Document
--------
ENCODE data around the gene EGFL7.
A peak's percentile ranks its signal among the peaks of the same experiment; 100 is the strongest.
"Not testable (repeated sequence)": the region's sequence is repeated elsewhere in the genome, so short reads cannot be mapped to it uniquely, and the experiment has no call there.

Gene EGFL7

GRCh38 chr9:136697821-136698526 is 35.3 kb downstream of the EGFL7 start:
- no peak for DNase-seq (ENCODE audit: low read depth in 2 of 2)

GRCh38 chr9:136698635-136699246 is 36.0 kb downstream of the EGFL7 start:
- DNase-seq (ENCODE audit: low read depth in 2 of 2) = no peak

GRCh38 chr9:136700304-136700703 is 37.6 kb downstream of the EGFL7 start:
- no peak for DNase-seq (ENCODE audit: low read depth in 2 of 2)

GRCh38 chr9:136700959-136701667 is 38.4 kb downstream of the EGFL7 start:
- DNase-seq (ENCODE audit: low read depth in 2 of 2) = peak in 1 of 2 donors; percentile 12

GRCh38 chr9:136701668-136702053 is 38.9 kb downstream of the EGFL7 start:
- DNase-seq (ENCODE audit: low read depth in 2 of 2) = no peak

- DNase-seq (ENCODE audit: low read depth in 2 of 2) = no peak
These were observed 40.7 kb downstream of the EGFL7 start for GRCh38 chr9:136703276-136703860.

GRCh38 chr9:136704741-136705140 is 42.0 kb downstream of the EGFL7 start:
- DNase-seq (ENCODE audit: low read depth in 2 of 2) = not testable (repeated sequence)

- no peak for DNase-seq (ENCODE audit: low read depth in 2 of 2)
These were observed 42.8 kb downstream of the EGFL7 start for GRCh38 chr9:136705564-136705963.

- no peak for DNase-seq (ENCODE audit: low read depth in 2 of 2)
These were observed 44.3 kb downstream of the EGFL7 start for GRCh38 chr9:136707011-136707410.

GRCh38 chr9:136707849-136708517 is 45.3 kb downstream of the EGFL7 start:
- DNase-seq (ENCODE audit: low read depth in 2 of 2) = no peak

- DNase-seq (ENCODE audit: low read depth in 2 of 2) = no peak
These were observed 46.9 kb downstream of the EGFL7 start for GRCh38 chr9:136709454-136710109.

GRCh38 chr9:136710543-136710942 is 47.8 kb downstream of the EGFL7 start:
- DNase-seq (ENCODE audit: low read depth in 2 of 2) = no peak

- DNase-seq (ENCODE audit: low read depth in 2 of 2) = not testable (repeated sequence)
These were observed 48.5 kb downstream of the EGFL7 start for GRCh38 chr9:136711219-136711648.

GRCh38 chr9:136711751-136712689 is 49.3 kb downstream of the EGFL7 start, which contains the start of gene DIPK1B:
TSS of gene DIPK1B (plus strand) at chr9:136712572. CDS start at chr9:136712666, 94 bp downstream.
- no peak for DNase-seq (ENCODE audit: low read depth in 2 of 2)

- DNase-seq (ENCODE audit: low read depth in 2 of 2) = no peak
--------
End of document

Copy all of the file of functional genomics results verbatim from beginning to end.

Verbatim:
ENCODE data around the gene EGFL7.
A peak's percentile ranks its signal among the peaks of the same experiment; 100 is the strongest.
"Not testable (repeated sequence)": the region's sequence is repeated elsewhere in the genome, so short reads cannot be mapped to it uniquely, and the experiment has no call there.

Gene EGFL7

GRCh38 chr9:136697821-136698526 is 35.3 kb downstream of the EGFL7 start:
- no peak for DNase-seq (ENCODE audit: low read depth in 2 of 2)

GRCh38 chr9:136698635-136699246 is 36.0 kb downstream of the EGFL7 start:
- DNase-seq (ENCODE audit: low read depth in 2 of 2) = no peak

GRCh38 chr9:136700304-136700703 is 37.6 kb downstream of the EGFL7 start:
- no peak for DNase-seq (ENCODE audit: low read depth in 2 of 2)

GRCh38 chr9:136700959-136701667 is 38.4 kb downstream of the EGFL7 start:
- DNase-seq (ENCODE audit: low read depth in 2 of 2) = peak in 1 of 2 donors; percentile 12

GRCh38 chr9:136701668-136702053 is 38.9 kb downstream of the EGFL7 start:
- DNase-seq (ENCODE audit: low read depth in 2 of 2) = no peak

- DNase-seq (ENCODE audit: low read depth in 2 of 2) = no peak
These were observed 40.7 kb downstream of the EGFL7 start for GRCh38 chr9:136703276-136703860.

GRCh38 chr9:136704741-136705140 is 42.0 kb downstream of the EGFL7 start:
- DNase-seq (ENCODE audit: low read depth in 2 of 2) = not testable (repeated sequence)

- no peak for DNase-seq (ENCODE audit: low read depth in 2 of 2)
These were observed 42.8 kb downstream of the EGFL7 start for GRCh38 chr9:136705564-136705963.

- no peak for DNase-seq (ENCODE audit: low read depth in 2 of 2)
These were observed 44.3 kb downstream of the EGFL7 start for GRCh38 chr9:136707011-136707410.

GRCh38 chr9:136707849-136708517 is 45.3 kb downstream of the EGFL7 start:
- DNase-seq (ENCODE audit: low read depth in 2 of 2) = no peak

- DNase-seq (ENCODE audit: low read depth in 2 of 2) = no peak
These were observed 46.9 kb downstream of the EGFL7 start for GRCh38 chr9:136709454-136710109.

GRCh38 chr9:136710543-136710942 is 47.8 kb downstream of the EGFL7 start:
- DNase-seq (ENCODE audit: low read depth in 2 of 2) = no peak

- DNase-seq (ENCODE audit: low read depth in 2 of 2) = not testable (repeated sequence)
These were observed 48.5 kb downstream of the EGFL7 start for GRCh38 chr9:136711219-136711648.

GRCh38 chr9:136711751-136712689 is 49.3 kb downstream of the EGFL7 start, which contains the start of gene DIPK1B:
TSS of gene DIPK1B (plus strand) at chr9:136712572. CDS start at chr9:136712666, 94 bp downstream.
- no peak for DNase-seq (ENCODE audit: low read depth in 2 of 2)

- DNase-seq (ENCODE audit: low read depth in 2 of 2) = no peak